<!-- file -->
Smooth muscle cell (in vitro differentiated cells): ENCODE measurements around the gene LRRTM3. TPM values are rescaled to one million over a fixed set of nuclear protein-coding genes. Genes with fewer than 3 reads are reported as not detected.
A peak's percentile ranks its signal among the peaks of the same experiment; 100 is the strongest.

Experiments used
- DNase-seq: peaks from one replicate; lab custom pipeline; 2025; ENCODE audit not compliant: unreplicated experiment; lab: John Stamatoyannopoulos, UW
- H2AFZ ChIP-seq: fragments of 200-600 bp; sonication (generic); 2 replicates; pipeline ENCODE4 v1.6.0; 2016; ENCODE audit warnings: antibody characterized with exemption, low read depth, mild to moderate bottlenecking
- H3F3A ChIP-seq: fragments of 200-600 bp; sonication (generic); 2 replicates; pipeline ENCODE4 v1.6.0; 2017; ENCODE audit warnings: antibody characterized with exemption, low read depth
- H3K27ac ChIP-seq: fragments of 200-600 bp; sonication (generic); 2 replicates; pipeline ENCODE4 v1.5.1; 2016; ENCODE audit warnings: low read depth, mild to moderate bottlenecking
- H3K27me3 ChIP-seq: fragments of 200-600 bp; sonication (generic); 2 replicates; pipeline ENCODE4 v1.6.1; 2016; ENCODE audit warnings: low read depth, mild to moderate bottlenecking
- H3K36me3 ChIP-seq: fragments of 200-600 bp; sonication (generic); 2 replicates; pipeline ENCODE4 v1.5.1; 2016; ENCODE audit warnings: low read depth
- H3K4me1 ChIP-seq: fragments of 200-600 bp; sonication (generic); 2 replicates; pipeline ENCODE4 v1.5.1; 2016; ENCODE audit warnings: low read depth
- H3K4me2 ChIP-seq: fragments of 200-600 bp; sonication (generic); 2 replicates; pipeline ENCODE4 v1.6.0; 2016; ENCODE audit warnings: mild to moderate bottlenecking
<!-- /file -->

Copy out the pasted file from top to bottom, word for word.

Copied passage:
Smooth muscle cell (in vitro differentiated cells): ENCODE measurements around the gene LRRTM3. TPM values are rescaled to one million over a fixed set of nuclear protein-coding genes. Genes with fewer than 3 reads are reported as not detected.
A peak's percentile ranks its signal among the peaks of the same experiment; 100 is the strongest.

Experiments used
- DNase-seq: peaks from one replicate; lab custom pipeline; 2025; ENCODE audit not compliant: unreplicated experiment; lab: John Stamatoyannopoulos, UW
- H2AFZ ChIP-seq: fragments of 200-600 bp; sonication (generic); 2 replicates; pipeline ENCODE4 v1.6.0; 2016; ENCODE audit warnings: antibody characterized with exemption, low read depth, mild to moderate bottlenecking
- H3F3A ChIP-seq: fragments of 200-600 bp; sonication (generic); 2 replicates; pipeline ENCODE4 v1.6.0; 2017; ENCODE audit warnings: antibody characterized with exemption, low read depth
- H3K27ac ChIP-seq: fragments of 200-600 bp; sonication (generic); 2 replicates; pipeline ENCODE4 v1.5.1; 2016; ENCODE audit warnings: low read depth, mild to moderate bottlenecking
- H3K27me3 ChIP-seq: fragments of 200-600 bp; sonication (generic); 2 replicates; pipeline ENCODE4 v1.6.1; 2016; ENCODE audit warnings: low read depth, mild to moderate bottlenecking
- H3K36me3 ChIP-seq: fragments of 200-600 bp; sonication (generic); 2 replicates; pipeline ENCODE4 v1.5.1; 2016; ENCODE audit warnings: low read depth
- H3K4me1 ChIP-seq: fragments of 200-600 bp; sonication (generic); 2 replicates; pipeline ENCODE4 v1.5.1; 2016; ENCODE audit warnings: low read depth
- H3K4me2 ChIP-seq: fragments of 200-600 bp; sonication (generic); 2 replicates; pipeline ENCODE4 v1.6.0; 2016; ENCODE audit warnings: mild to moderate bottlenecking